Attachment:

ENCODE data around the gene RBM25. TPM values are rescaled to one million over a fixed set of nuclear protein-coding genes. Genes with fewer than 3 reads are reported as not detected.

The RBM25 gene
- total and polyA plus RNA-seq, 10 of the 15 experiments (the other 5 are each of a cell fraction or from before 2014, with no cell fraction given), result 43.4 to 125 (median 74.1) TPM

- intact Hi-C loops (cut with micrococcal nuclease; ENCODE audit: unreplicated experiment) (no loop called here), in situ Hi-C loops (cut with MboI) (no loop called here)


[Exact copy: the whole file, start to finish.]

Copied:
ENCODE data around the gene RBM25. TPM values are rescaled to one million over a fixed set of nuclear protein-coding genes. Genes with fewer than 3 reads are reported as not detected.

The RBM25 gene
- total and polyA plus RNA-seq, 10 of the 15 experiments (the other 5 are each of a cell fraction or from before 2014, with no cell fraction given), result 43.4 to 125 (median 74.1) TPM

- intact Hi-C loops (cut with micrococcal nuclease; ENCODE audit: unreplicated experiment) (no loop called here), in situ Hi-C loops (cut with MboI) (no loop called here)